Contributor to periodicals in New Zealand, including School Journal, Allsorts, NZ Listener, and Landfall, and Australia, the United Kingdom, and the United States.
Hill's work has been published in Australia, Japan, Denmark, Germany, and Holland and has been translated into Estonian, French, and Chinese.
See Ya, Simon was recorded by Radio New Zealand, 1994, told by Peter Hambleton. Take It Easy was recorded by Radio New Zealand, 1996, told by Eryn Wilson.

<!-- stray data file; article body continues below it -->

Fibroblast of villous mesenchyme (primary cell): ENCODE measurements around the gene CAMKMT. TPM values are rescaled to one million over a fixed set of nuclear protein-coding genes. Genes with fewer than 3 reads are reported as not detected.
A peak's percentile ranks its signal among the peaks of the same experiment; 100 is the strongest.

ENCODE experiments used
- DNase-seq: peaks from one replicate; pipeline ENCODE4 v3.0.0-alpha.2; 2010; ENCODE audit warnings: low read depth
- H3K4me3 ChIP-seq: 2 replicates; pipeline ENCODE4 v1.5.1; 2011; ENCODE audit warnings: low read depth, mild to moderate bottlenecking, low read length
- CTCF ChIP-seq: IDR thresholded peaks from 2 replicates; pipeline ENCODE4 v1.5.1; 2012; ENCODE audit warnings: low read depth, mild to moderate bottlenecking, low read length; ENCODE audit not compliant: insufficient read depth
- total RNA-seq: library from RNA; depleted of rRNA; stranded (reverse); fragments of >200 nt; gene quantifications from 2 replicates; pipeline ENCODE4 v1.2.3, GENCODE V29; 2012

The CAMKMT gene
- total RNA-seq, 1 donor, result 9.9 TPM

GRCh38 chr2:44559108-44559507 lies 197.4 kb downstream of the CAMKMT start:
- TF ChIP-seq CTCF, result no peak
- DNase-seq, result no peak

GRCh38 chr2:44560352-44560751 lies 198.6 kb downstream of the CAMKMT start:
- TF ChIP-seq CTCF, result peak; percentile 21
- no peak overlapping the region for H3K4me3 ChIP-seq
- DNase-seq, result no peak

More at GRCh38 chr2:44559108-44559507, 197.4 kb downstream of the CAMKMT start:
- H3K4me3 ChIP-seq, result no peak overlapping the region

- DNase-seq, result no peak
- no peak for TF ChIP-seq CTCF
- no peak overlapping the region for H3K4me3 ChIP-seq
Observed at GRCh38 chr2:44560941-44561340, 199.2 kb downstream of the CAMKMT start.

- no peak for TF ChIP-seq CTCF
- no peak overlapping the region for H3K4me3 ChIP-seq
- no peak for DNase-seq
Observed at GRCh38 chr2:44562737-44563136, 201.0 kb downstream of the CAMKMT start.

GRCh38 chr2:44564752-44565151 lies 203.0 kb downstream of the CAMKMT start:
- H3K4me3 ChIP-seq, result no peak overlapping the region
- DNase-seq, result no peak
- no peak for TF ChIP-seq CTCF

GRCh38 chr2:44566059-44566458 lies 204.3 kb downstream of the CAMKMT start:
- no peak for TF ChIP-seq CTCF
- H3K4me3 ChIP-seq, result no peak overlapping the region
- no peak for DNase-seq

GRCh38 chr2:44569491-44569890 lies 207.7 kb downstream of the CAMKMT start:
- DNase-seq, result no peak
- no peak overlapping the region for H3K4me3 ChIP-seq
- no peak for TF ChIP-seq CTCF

An internationally recognized author of juvenile and adult fiction, as well as textbooks, New Zealand native David Hill is perhaps most highly praised for See Ya, Simon, a novel popular with young adults. See Ya, Simon chronicles a year in the life of a teenage boy named Simon. Sadly, the year is Simon's last, as he is dying of muscular dystrophy. The story is narrated by Nathan, Simon's compassionate best friend, who accepts Simon's situation and tries to make his last year a memorable one. The two boys have the typical teenage adventures with classmates, teachers, and girls, all the while coping with the realization that Simon will never see adulthood. Although Simon is disabled by his disease, Hill portrays the teen as well-adjusted, popular, and fun-loving.